Hot Tub Safety: Keeping Safe Around the Hot Tub – SpaCap

The hot tub is meant to be safe and relaxing, particularly during stressful seasons like the holidays. Unfortunately, hot tubs also come with unique safety issues owners should be aware of before opening the tub to guests. Fall and winter are particularly uncertain times for hot tub users because increased rain and colder weather may make the hot tub area slippery, icy, or at the least, unpleasantly cold. SpaCap has provided a few tips to make sure colder weather doesn’t mean you must close the hot tub altogether.

Stay Sanitary

Unsanitary hot tubs lead to rashes, ear infections, yeast infections, and other illnesses. Guests who have recently experienced colds or the flu can easily spread germs in the hot tub even if they’ve been well for several days. To avoid illness and infection, always keep hot tub sanitizer handy and check sanitizer levels frequently. Close the hot tub to check the water’s pH balance at least once a week. Keep spa cleaners and other chemicals out of direct sunlight and out of children’s reach, and never mix them before pouring them into the tub. Encourage guests to shower or bathe before entering and after exiting the hot tub.

Don’t Drink and Swim

Drinking in the hot tub can be as dangerous as drinking and driving. Hot water increases the effects of alcohol and various drugs or medications. If you are on potent meds, consult your doctor about whether a hot tub is safe. Never mix medication and alcohol, and do not drink while in the hot tub. A good alternative to alcohol is a chilled mocktail, juice, or soda – the cold drink will entice you to enjoy the hot water more.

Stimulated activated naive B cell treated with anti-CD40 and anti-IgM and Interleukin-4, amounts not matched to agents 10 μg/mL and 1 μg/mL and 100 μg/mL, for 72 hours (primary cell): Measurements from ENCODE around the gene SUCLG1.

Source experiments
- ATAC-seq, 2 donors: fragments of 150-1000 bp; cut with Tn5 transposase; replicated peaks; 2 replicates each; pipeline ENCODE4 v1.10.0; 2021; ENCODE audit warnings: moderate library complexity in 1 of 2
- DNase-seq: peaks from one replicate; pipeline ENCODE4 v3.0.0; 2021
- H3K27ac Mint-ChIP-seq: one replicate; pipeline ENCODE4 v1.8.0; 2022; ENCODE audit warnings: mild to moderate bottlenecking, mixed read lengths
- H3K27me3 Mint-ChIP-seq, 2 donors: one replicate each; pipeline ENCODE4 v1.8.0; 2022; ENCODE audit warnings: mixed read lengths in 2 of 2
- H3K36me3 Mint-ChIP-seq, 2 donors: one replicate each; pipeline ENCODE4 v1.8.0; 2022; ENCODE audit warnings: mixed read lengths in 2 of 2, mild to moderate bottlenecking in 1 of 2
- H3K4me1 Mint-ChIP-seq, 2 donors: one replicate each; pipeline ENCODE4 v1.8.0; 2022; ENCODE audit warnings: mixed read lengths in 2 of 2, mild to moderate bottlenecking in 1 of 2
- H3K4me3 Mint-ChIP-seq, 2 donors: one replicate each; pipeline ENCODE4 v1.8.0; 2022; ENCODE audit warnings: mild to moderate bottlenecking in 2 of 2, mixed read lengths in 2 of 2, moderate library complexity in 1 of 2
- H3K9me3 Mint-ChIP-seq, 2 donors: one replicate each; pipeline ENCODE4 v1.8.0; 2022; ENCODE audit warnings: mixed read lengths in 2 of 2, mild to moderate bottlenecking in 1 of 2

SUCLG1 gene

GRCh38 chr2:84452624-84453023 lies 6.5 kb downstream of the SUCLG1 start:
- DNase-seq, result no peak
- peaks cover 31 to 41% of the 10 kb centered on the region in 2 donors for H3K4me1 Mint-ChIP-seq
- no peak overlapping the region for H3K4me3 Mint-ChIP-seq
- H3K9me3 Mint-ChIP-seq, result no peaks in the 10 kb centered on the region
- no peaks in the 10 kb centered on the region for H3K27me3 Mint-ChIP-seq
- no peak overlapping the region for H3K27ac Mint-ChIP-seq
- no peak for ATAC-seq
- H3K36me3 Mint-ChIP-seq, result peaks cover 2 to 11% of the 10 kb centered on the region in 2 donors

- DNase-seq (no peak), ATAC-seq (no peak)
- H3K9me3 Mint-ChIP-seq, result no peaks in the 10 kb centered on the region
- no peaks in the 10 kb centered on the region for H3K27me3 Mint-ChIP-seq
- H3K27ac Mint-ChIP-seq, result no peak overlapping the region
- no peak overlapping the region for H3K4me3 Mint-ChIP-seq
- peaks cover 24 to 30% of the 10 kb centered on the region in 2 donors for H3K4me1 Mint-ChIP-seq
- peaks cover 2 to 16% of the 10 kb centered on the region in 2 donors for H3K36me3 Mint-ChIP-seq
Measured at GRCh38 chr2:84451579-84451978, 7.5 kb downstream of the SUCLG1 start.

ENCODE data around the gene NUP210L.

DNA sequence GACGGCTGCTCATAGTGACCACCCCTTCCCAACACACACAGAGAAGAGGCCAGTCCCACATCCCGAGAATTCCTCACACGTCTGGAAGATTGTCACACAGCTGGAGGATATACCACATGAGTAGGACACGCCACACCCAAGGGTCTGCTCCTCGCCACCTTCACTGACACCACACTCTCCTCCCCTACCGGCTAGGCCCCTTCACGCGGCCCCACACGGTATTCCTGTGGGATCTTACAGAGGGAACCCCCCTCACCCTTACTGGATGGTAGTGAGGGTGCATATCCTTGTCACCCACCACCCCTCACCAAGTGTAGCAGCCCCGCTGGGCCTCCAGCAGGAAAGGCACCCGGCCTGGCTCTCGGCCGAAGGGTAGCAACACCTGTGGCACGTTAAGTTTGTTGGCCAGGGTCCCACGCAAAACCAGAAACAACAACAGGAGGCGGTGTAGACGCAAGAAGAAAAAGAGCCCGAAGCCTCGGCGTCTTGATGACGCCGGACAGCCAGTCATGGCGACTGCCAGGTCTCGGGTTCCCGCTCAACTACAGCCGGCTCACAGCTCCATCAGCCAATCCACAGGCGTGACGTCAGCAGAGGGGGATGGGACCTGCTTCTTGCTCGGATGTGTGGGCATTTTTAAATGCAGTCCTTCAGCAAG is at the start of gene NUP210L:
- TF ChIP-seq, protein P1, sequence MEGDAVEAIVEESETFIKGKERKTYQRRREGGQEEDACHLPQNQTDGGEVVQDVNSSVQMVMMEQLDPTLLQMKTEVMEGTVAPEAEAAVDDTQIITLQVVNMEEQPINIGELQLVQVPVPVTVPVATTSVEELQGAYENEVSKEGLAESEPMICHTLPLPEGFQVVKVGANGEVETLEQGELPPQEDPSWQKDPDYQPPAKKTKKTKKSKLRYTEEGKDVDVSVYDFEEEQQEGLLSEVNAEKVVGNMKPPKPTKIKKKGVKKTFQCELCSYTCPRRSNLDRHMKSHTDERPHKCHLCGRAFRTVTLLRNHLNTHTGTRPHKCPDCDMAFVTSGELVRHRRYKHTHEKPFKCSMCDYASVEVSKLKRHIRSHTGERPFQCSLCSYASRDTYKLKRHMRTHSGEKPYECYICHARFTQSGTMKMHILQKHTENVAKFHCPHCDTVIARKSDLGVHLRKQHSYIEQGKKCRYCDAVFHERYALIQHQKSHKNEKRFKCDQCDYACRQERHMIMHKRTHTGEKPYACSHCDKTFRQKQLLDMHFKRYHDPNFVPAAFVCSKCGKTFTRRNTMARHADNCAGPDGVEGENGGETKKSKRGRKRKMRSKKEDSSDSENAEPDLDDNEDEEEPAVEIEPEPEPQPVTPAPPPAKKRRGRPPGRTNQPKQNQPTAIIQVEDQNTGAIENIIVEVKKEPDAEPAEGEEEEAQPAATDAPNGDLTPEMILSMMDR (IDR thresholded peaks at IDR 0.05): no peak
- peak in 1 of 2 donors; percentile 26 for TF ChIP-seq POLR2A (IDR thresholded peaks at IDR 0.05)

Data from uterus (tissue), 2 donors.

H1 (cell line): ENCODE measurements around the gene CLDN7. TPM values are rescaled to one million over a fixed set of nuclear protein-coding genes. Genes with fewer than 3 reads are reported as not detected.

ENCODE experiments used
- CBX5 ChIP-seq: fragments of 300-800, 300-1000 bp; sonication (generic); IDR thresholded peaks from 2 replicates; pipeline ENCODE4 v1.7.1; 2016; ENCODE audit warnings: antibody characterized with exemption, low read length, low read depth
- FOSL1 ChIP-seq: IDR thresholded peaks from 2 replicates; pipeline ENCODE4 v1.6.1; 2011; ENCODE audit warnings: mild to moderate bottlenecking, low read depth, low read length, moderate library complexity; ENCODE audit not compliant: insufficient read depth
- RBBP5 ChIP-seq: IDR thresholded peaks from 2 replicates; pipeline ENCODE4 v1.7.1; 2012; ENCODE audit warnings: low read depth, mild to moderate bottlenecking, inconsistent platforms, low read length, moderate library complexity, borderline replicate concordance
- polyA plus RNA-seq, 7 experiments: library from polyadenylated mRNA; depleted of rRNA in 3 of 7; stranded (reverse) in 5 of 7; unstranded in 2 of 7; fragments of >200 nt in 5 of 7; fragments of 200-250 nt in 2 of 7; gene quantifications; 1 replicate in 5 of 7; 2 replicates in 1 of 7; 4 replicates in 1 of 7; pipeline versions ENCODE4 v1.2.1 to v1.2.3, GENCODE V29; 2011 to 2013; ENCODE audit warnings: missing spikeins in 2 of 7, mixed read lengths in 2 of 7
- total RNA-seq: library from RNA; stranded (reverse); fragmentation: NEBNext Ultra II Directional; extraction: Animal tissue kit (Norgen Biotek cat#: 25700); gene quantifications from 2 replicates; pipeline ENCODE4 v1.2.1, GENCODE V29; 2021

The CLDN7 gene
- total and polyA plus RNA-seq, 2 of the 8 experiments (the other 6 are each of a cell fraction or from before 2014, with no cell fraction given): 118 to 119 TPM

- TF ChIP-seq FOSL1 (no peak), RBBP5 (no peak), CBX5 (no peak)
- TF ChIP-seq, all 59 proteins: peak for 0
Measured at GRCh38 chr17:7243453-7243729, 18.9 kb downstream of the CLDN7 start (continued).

No Babies on Board

Pregnant women should not use hot tubs because the extreme water temperatures and chemicals, as well as prolonged exposure, may harm the fetus. Infants should never be placed in a hot tub, as they could drown even with a parent nearby.

Slips, Slides, and More

Since the area around a hot tub is wet, people are likely to slip or trip no matter how careful you are. This is where a little attention to how the area around your spa is laid out can make a big difference when it comes to safety.

If possible, outfit your tub with railings or easy steps to help people get in and out more safely. I’m not a big fan of having a handrail that goes into the water but there are some really nice alternatives available. Some that mount onto the spa cabinet of a set of stairs next to it. Giving your self and your guests a good hand hold getting in and out of the spa can be really helpful.

Another place for a handrail would be on the way to and from the hot tub. If you live in an area that gets a lot of ice and snow I would even consider putting one up around the spa to make it easy to walk around the hot tub in any conditions.

Encourage guests to wear shoes until they enter the tub. If conditions are icy clear the snow and throw down some deicer to give your guests good footing to and from the spa. Naturally, you don’t want any of the deicer to end up in the spa so having a way for them to sit and take off their shoes before entering the spa is a must.

Also, tell guests with long hair to pull it back before entering the tub. Long hair can get caught in the drain or drain cover if adults duck underwater. Children should never be allowed to play underwater in the hot tub.

A Heavy Cover can be dangerous. If your hot tub cover has become more than one person can safely handle, it’s time to replace it with something better. At we specialize in Hot Tub Covers that are lightweight and easy to use. Order one for your spa today before you hurt yourself.
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